Sam Armstrong

Beijing’s agents tried to recruit me on LinkedIn

Naohiko Hatta - Pool/Getty Images

‘We are an international headhunter company, your profile attracted me,’ began the remarkable message I received on LinkedIn. My newfound interlocutor, ‘Mr Zha’, explained in broken English that, ‘one of our partner in China looking for a freelancer researcher, helping them write some papers they will pay 1500-3000 USD for 6-10 pages. Contact me if you are interested. I can send you the [job description].’

To many such an approach might seem inconspicuous and hardly worth mentioning. After all, isn’t this precisely the sort of engagement that LinkedIn is designed for?  But when you work for a foreign policy think tank, business offers like these are highly unusual: our work is corporate and side-contracts are rare; the pay was three times the market rate; and the poor English was atypical – to say the least – of any reputable approach.

So unusual was this message, that I immediately remarked on it to a colleague, only to hear that he too had received the same message. After further enquiries, it transpired that alongside myself, messages were received by our executive director, then-research director and – perhaps most tellingly, our Asia studies director. A curious colleague replied and was sent the job description. In it, Mr Zha promised easy work that, once completed, would be followed by what he euphemistically described ‘a long-term cooperation for years’.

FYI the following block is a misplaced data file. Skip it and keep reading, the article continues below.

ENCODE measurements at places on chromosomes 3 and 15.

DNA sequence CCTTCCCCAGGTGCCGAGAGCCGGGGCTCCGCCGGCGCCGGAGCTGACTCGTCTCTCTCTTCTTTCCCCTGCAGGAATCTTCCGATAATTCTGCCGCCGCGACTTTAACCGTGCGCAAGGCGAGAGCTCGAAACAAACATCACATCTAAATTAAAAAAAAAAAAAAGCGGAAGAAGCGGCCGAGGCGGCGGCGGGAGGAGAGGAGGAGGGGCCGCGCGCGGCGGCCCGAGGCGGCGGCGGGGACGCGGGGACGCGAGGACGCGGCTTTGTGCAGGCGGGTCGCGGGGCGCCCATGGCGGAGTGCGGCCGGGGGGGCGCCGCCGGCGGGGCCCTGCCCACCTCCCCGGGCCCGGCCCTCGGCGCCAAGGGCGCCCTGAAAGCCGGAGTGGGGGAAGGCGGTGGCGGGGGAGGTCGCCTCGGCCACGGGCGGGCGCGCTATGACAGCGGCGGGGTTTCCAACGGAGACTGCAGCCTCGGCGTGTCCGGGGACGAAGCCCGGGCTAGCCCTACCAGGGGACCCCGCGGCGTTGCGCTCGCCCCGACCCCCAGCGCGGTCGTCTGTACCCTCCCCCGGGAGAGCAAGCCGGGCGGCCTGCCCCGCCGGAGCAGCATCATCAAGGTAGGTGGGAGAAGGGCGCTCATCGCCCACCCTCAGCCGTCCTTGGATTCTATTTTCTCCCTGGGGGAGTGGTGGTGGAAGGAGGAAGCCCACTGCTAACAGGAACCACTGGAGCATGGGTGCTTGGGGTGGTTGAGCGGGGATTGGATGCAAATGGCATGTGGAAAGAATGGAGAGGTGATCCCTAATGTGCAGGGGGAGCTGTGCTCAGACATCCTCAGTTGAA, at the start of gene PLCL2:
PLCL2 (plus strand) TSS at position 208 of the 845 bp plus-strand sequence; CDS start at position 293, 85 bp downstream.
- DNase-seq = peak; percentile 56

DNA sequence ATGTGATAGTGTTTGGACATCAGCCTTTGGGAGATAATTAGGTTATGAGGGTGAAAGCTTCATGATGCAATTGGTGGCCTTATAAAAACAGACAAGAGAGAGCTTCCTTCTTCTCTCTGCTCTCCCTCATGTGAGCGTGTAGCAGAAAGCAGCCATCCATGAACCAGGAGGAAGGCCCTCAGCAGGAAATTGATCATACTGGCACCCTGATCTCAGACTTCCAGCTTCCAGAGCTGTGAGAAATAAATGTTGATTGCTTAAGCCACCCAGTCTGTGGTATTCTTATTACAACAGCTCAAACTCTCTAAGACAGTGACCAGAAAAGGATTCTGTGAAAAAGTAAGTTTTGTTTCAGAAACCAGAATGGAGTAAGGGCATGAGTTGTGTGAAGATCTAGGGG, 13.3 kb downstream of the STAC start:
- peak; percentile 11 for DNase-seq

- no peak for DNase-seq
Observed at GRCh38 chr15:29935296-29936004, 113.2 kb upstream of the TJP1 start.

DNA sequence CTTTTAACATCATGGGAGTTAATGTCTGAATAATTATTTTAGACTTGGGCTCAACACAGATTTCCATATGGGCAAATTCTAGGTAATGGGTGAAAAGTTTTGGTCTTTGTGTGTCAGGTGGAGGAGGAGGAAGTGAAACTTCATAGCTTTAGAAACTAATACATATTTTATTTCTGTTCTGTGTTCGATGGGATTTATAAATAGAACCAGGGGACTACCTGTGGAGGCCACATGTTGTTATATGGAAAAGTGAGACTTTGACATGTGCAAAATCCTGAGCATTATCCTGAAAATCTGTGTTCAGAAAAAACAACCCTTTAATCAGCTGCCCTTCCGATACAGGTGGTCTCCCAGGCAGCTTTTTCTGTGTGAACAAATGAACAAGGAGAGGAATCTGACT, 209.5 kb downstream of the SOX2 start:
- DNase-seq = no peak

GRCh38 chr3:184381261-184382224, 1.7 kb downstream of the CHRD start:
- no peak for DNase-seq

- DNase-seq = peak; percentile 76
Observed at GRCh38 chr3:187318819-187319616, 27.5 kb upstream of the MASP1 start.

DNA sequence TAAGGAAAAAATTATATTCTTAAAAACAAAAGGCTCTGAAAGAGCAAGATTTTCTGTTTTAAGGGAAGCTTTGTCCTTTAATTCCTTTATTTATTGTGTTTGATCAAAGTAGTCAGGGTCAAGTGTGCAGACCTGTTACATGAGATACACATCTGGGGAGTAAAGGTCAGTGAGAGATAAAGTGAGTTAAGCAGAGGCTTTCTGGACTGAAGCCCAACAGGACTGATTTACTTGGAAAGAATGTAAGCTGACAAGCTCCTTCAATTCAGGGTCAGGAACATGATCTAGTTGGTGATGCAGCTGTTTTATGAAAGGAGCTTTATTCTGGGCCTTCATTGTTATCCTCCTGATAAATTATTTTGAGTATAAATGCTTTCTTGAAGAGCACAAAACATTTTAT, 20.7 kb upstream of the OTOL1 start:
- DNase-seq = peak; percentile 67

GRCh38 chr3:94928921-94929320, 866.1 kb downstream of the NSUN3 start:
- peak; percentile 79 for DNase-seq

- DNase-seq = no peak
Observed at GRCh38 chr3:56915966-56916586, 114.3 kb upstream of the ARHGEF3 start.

He went on to clarify that ‘a face-to-face Interview in China’ would be required but not to fear as the ‘company will pay the travel fee including air tickets, hotel, meals, and other related’ costs. A fee of $3,000 and an all-expenses-paid trip to China for a couple of days’ work was beginning to sound too good to be true. And indeed it was.

It transpired Mr Zha was a state-sponsored Chinese recruiter tasked with identifying and recruiting Western academics into an exercise designed to turn, compromise, or denigrate Beijing’s critics. One

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